The Netherlands’ state-owned railway company claims to be the first in the world to run its trains entirely on wind power. NS, working with electricity company Eneco, revealed that it has made the transition a full 12 months sooner than initially planned.

“Since 1 January, 100 percent of our trains are running on wind energy,” NS spokesman, Ton Boon, said in a report published Tuesday. “So we in fact reached our goal a year earlier than planned.”

The company handles around 600,000 passengers per day, with 5,500 train trips per day, meaning that on average each train trip transports just over 100 people. One windmill, operating for around an hour, can produce enough energy to power a train for 120 miles.

It’s a boost for reducing carbon emissions, but the Netherlands model may not be copied so easily. NS stated that an increased number of wind farms around the country allowed the company to achieve its goals faster. NS spokesperson Toby Ellison said in a report published Wednesday that Eneco’s wind farms aim to satisfy demand, but it’s also struck contracts in case the output dips below the estimated 1.4 terawatt-hours needed in one year. A country that’s historically been quite fond of windmills, the Netherlands is ideal for Eneco’s plans in a way other countries may be less receptive to.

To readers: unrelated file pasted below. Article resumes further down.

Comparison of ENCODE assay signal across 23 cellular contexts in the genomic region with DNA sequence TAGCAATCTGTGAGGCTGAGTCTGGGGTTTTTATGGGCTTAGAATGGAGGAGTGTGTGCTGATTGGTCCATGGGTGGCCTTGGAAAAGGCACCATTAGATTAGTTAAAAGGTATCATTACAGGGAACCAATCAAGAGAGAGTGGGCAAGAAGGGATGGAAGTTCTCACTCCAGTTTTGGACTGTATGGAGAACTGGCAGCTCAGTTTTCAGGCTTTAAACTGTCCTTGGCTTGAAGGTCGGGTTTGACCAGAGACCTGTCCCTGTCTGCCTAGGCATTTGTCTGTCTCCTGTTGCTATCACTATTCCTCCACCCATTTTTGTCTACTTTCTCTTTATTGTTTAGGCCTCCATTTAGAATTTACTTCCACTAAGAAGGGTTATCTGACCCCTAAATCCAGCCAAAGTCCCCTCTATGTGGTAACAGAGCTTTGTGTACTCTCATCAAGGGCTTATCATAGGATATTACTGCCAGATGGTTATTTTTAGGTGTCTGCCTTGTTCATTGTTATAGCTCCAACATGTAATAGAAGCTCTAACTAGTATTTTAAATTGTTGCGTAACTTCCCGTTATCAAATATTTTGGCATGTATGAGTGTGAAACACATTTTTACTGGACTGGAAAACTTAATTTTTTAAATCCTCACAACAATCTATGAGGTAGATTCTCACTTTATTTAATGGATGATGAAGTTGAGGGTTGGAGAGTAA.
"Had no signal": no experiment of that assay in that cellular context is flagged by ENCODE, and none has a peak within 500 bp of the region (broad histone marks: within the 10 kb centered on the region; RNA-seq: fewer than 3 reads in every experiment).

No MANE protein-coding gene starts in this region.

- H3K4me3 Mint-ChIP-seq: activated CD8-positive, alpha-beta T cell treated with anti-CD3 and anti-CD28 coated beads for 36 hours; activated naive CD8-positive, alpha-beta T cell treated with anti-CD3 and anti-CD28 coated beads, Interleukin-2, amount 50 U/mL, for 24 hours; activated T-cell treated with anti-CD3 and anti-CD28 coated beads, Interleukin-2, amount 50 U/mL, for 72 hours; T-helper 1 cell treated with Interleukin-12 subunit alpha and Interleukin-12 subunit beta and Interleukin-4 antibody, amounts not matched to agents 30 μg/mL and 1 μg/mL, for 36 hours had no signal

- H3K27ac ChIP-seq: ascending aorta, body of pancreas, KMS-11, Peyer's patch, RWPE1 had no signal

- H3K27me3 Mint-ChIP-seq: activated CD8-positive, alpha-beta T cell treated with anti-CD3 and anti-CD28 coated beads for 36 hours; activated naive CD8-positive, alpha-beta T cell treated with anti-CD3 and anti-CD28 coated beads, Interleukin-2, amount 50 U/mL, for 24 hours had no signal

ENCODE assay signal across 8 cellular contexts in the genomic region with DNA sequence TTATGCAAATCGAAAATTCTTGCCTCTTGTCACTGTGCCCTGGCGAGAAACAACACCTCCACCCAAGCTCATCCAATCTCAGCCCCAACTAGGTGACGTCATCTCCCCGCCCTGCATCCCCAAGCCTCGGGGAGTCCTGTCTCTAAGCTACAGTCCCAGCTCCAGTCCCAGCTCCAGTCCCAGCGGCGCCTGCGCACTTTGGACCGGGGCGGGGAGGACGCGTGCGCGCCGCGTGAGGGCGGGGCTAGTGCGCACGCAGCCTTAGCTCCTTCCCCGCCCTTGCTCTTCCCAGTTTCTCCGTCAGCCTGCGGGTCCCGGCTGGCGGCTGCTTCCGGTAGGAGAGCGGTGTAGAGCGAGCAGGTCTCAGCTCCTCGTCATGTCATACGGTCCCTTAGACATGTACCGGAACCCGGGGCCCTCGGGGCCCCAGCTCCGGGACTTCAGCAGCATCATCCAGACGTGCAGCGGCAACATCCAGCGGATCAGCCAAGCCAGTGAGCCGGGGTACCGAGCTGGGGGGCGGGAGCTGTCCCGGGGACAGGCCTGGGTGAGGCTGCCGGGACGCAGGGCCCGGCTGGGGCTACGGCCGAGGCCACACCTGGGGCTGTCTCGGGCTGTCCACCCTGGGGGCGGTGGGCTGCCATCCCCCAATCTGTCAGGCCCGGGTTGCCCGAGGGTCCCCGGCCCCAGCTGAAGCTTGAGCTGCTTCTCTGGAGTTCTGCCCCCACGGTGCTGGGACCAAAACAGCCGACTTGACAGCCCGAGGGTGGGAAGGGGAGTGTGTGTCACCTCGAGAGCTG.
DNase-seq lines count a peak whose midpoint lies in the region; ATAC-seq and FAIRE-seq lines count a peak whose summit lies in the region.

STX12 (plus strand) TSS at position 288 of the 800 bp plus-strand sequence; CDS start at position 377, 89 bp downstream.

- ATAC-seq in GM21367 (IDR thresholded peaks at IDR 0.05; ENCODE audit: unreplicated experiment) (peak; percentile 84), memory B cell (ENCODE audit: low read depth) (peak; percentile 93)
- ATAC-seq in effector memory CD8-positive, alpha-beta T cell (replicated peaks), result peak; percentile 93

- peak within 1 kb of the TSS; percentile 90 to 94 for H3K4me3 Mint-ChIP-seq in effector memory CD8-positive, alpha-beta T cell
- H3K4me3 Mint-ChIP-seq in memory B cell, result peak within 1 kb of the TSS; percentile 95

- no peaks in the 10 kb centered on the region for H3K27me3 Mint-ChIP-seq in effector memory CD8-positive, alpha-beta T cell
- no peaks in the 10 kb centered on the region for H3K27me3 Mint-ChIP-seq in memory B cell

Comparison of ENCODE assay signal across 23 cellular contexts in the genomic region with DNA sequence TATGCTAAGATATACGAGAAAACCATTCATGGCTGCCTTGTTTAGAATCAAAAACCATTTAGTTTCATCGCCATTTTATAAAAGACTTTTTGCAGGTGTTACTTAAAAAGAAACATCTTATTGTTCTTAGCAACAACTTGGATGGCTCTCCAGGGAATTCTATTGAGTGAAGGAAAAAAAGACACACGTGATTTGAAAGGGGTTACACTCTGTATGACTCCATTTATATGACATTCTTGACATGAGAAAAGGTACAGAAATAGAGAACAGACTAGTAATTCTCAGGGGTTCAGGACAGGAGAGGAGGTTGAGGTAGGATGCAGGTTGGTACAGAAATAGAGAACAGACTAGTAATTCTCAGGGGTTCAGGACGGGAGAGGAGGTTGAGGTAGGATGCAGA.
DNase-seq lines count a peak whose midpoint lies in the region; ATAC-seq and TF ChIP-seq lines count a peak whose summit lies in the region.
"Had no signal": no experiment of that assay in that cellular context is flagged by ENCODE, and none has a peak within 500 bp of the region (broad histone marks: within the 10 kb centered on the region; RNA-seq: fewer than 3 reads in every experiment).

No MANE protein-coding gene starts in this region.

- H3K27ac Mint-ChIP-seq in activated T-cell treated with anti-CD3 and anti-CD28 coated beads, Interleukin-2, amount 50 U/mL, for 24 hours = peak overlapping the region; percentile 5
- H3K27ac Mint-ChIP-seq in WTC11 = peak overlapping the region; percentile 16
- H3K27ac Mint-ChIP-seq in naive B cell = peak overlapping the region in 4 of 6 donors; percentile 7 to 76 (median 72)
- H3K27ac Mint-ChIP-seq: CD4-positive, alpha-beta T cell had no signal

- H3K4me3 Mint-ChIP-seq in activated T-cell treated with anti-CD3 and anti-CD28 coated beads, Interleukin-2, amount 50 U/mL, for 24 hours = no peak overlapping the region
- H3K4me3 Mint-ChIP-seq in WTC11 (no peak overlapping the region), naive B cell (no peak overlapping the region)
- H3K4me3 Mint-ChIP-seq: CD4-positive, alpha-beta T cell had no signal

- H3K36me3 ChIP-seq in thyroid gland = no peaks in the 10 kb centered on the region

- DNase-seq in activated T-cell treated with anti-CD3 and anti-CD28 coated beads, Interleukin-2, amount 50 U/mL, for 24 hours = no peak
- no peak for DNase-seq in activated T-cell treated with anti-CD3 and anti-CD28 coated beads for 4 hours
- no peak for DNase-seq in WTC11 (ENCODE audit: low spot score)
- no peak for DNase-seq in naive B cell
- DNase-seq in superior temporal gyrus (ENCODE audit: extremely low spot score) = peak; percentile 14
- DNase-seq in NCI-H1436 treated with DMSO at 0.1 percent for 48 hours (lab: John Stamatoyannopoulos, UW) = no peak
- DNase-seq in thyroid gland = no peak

There are other options for powering trains elsewhere, though. In May 2016, India started a solar-powered train trial, placing the panels on the roof. Each coach is capable of producing 3.6 kilowatts of power.

Virgin Trains Pendolino (UK)
A train traveling from London to Glasgow: could solar panels one day power the journey?

Others have considered placing the panels alongside the tracks. On Monday, Imperial College London announced a new project to explore track-side solar panels for powering trains, which would significantly decarbonize the U.K.’s rail network by the year 2050. The plan is unique as it would bypass the grid altogether, powering the train directly.

Photos via Flickr / Train Chartering & Private Rail Cars, NS